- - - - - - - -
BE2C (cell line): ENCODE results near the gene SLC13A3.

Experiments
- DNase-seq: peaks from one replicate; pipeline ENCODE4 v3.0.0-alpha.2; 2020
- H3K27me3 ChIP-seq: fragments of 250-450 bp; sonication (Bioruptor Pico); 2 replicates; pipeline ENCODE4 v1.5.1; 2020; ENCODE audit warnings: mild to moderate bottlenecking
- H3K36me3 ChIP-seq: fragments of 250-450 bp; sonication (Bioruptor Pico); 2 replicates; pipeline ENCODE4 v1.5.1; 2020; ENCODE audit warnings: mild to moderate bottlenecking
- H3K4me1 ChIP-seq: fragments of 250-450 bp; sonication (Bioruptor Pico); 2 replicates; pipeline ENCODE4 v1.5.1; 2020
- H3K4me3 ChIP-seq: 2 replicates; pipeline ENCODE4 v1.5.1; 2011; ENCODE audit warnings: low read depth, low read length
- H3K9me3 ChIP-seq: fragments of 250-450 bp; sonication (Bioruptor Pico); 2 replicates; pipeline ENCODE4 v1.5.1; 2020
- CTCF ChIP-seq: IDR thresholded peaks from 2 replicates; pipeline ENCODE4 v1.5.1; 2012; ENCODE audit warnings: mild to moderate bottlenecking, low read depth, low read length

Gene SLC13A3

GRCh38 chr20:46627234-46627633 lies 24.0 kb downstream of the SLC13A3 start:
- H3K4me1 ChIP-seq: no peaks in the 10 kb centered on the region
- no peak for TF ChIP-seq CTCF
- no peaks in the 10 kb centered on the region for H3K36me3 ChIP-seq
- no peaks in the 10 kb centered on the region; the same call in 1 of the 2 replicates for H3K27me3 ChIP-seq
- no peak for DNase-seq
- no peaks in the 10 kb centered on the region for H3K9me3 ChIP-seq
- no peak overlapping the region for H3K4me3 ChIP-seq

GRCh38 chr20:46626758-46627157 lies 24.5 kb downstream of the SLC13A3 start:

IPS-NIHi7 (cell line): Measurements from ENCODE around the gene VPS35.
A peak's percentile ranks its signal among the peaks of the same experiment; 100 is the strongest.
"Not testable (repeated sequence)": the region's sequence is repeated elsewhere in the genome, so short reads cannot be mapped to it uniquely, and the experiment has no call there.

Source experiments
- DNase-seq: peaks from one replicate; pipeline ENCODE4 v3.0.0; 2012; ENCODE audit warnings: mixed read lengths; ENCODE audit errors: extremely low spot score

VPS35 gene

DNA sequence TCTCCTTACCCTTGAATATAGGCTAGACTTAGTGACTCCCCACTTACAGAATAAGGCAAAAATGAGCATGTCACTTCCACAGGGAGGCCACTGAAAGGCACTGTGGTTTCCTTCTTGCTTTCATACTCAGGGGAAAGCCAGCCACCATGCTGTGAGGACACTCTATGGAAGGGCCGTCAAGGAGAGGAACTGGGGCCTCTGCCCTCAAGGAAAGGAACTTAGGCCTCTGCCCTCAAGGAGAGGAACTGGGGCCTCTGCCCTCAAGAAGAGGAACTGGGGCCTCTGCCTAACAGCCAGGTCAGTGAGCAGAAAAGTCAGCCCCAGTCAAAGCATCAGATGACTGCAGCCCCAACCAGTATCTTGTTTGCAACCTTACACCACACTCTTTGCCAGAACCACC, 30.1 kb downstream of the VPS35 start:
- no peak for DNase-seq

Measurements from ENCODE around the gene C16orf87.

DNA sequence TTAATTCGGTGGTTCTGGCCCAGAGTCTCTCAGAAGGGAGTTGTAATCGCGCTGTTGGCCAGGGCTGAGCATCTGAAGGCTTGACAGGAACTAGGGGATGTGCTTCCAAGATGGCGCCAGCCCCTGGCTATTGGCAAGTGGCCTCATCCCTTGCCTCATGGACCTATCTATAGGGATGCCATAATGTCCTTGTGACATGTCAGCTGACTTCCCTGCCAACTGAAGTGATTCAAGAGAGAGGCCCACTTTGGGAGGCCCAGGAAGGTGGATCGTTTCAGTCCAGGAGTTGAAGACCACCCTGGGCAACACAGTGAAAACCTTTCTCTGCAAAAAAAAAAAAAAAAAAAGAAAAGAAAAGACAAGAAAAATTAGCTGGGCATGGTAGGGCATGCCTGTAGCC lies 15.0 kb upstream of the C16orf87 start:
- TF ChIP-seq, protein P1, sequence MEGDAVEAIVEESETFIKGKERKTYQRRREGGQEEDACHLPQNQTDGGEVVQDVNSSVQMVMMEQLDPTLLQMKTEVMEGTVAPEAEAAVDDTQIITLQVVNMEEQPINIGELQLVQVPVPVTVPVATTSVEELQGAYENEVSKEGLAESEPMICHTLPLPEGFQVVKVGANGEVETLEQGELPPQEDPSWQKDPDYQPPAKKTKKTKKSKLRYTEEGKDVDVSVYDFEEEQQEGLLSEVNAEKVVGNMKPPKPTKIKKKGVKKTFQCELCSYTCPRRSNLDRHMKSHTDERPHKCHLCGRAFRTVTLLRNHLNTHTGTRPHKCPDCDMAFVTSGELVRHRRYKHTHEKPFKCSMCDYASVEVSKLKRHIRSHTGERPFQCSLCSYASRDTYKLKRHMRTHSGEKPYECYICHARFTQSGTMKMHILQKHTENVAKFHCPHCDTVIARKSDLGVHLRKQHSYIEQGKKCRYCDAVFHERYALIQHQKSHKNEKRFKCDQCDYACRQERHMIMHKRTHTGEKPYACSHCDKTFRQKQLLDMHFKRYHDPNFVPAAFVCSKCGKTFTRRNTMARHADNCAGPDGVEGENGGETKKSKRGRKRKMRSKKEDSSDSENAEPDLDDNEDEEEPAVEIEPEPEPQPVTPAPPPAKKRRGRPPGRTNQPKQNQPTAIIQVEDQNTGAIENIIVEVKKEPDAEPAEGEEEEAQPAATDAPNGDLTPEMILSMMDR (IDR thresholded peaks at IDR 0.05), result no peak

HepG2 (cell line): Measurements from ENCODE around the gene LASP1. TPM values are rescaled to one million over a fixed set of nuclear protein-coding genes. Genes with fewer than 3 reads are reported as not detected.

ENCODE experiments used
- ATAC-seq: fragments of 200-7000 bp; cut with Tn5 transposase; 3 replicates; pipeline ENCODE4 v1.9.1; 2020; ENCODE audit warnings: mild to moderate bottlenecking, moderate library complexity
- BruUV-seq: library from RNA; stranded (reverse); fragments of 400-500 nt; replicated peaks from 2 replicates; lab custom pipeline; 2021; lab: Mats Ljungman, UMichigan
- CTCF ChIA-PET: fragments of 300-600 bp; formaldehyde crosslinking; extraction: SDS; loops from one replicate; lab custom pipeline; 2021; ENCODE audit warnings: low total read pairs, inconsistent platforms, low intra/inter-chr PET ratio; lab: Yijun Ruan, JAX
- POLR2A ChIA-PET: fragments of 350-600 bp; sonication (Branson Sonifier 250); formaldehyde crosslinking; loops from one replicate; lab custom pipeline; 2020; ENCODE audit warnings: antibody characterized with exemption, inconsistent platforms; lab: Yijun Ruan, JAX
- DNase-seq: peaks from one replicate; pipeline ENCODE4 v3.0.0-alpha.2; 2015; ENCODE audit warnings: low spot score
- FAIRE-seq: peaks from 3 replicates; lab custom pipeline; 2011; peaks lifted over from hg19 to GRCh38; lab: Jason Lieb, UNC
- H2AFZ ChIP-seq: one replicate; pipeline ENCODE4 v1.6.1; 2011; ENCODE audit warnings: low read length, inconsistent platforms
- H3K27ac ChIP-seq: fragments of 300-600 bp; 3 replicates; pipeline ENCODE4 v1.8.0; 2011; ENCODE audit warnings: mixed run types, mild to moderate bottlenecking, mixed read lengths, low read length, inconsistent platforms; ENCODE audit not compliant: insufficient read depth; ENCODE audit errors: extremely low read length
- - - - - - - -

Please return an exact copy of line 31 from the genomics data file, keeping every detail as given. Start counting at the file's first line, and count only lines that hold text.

HepG2 (cell line): Measurements from ENCODE around the gene LASP1. TPM values are rescaled to one million over a fixed set of nuclear protein-coding genes. Genes with fewer than 3 reads are reported as not detected.